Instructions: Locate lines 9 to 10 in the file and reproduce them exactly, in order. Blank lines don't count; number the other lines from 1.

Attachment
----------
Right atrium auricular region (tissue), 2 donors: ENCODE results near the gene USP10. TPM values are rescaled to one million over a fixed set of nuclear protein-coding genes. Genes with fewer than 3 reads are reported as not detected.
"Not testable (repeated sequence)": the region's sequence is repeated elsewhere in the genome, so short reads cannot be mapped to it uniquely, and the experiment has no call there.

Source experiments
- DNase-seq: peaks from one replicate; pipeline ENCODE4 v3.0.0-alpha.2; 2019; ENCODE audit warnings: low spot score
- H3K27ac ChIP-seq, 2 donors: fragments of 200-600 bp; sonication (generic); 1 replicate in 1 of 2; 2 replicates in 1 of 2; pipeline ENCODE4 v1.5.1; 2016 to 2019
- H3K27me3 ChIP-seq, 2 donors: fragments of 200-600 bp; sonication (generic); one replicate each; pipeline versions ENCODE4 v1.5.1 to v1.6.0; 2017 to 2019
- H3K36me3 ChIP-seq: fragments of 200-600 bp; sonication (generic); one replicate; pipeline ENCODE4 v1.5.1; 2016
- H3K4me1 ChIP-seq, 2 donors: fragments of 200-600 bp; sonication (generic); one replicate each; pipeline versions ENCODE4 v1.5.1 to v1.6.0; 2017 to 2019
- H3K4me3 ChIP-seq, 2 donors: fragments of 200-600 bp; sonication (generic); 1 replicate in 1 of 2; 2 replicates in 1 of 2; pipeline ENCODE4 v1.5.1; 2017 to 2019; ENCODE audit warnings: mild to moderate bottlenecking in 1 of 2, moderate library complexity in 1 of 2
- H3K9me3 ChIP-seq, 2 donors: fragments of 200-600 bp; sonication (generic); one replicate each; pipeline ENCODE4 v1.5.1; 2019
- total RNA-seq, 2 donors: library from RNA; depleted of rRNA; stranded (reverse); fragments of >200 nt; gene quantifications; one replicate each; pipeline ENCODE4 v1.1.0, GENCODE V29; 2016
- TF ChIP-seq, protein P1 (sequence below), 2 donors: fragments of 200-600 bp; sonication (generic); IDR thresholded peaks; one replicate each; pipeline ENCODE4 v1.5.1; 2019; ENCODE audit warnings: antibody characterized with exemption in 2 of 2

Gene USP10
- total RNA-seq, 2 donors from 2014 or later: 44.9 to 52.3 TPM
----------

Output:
- H3K4me3 ChIP-seq, 2 donors: fragments of 200-600 bp; sonication (generic); 1 replicate in 1 of 2; 2 replicates in 1 of 2; pipeline ENCODE4 v1.5.1; 2017 to 2019; ENCODE audit warnings: mild to moderate bottlenecking in 1 of 2, moderate library complexity in 1 of 2
- H3K9me3 ChIP-seq, 2 donors: fragments of 200-600 bp; sonication (generic); one replicate each; pipeline ENCODE4 v1.5.1; 2019